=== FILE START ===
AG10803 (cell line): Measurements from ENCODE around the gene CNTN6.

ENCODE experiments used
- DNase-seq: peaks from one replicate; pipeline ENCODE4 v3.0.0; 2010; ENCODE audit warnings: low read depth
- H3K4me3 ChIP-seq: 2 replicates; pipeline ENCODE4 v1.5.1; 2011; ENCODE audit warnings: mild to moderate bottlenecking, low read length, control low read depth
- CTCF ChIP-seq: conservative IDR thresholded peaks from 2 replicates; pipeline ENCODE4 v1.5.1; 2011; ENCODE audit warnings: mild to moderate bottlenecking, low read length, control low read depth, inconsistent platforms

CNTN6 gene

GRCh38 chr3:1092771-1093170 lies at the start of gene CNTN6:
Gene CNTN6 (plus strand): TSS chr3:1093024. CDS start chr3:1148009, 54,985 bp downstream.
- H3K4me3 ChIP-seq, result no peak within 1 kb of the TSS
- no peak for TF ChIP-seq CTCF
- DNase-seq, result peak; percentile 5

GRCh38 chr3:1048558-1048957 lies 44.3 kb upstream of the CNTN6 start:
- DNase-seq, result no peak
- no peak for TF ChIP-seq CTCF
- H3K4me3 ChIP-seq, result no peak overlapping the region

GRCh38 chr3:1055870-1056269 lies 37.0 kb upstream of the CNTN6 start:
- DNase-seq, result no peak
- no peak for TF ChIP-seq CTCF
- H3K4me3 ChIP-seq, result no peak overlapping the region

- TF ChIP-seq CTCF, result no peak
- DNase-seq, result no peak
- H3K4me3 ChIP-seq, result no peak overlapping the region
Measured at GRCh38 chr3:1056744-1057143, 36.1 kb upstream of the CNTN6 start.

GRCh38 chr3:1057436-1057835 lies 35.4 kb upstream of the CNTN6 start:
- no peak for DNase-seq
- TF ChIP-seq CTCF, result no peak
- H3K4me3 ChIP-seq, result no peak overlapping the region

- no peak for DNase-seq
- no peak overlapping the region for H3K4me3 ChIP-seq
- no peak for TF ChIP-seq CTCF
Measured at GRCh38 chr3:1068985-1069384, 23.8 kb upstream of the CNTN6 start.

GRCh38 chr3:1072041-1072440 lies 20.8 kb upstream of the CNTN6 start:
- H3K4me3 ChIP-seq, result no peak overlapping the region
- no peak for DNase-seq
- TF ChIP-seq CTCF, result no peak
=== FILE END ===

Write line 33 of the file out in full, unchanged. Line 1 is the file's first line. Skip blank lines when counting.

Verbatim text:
- H3K4me3 ChIP-seq, result no peak overlapping the region